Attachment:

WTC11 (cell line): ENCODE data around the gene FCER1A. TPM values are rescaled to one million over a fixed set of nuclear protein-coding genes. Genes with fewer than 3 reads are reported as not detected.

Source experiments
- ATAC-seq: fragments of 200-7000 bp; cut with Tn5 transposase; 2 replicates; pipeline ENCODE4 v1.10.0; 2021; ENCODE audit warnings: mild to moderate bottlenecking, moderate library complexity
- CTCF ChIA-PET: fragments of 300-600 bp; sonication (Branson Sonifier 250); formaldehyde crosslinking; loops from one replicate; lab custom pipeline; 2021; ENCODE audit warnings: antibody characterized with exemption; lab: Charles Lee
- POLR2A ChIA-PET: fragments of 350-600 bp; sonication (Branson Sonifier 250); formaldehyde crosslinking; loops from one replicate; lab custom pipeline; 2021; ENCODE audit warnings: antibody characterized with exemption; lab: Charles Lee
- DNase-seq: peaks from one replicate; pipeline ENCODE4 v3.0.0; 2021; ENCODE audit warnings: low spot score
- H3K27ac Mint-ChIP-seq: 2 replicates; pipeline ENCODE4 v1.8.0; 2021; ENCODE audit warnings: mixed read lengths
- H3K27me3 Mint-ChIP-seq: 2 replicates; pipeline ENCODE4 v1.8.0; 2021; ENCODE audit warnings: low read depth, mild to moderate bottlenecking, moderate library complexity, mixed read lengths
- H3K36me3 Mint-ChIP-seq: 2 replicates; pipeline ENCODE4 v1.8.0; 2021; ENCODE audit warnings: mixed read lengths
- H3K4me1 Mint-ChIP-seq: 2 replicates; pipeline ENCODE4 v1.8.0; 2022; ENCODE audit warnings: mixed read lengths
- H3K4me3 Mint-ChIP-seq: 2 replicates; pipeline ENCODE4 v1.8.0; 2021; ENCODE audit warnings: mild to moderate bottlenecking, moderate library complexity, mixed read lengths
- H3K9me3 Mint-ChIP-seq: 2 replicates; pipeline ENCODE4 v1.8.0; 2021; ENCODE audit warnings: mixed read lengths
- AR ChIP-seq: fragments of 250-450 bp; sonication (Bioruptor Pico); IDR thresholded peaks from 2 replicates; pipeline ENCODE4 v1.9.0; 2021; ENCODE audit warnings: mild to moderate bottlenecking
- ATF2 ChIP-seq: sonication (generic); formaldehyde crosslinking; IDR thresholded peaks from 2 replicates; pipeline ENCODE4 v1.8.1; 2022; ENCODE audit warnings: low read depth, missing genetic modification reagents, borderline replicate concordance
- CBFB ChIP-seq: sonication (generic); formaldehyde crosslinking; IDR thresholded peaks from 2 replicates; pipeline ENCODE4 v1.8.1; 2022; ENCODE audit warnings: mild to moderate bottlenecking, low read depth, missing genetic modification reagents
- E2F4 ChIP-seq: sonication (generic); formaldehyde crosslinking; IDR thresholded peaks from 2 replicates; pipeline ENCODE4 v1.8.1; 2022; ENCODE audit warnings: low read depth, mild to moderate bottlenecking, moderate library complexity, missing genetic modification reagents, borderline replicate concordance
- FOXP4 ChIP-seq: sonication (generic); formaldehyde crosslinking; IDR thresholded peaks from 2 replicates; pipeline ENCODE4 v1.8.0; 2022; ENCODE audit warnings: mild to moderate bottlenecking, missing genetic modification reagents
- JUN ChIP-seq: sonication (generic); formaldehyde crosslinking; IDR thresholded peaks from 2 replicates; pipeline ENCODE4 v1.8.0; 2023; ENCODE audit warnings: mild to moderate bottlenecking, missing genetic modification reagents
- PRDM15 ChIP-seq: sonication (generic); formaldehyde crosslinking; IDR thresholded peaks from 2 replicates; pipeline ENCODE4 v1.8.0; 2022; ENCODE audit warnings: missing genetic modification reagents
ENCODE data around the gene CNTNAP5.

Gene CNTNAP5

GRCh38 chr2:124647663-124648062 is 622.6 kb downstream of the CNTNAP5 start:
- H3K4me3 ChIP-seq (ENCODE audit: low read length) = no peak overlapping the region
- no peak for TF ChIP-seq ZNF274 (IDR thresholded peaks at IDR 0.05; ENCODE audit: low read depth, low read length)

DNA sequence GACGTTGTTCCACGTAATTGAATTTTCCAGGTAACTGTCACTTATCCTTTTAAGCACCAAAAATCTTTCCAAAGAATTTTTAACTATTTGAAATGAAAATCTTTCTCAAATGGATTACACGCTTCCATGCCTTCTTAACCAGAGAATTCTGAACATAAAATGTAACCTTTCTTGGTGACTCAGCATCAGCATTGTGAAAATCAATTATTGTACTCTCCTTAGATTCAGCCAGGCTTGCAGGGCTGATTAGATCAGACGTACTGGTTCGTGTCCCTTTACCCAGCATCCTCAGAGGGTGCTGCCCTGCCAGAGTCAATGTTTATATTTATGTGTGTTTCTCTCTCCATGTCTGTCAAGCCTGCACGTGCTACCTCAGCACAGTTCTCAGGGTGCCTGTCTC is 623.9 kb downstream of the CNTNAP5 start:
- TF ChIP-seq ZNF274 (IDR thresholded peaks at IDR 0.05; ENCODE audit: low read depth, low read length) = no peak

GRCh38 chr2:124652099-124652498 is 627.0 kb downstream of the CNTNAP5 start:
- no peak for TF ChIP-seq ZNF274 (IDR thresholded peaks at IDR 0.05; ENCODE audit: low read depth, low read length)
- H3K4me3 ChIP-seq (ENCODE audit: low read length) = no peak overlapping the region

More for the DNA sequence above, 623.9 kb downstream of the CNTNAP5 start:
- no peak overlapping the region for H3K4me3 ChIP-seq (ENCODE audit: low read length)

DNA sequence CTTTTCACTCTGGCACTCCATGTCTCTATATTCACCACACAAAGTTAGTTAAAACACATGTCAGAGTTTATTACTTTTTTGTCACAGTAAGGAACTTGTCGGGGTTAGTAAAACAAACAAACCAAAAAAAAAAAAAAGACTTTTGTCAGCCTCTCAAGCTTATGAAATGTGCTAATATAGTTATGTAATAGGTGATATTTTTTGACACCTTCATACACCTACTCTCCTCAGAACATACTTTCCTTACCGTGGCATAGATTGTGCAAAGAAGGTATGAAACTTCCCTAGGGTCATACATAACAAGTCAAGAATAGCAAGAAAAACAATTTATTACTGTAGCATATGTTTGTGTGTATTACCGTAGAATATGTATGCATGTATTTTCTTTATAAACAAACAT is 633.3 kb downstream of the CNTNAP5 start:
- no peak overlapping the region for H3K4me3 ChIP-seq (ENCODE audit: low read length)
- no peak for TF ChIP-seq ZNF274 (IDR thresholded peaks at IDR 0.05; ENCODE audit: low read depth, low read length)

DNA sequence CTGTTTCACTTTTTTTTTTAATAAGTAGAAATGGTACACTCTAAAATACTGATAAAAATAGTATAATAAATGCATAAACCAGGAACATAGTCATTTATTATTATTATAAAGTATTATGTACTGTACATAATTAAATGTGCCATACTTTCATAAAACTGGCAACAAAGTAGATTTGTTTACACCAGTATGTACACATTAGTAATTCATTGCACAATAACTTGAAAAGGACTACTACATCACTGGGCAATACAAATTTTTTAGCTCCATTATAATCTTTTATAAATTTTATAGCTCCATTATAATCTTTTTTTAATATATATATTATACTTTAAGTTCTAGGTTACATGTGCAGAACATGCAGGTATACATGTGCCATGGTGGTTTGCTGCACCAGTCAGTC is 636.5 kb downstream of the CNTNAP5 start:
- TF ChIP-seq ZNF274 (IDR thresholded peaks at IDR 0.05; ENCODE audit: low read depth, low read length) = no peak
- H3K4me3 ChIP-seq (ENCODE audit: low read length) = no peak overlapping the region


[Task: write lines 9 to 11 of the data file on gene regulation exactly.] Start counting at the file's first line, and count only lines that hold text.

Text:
- H3K36me3 Mint-ChIP-seq: 2 replicates; pipeline ENCODE4 v1.8.0; 2021; ENCODE audit warnings: mixed read lengths
- H3K4me1 Mint-ChIP-seq: 2 replicates; pipeline ENCODE4 v1.8.0; 2022; ENCODE audit warnings: mixed read lengths
- H3K4me3 Mint-ChIP-seq: 2 replicates; pipeline ENCODE4 v1.8.0; 2021; ENCODE audit warnings: mild to moderate bottlenecking, moderate library complexity, mixed read lengths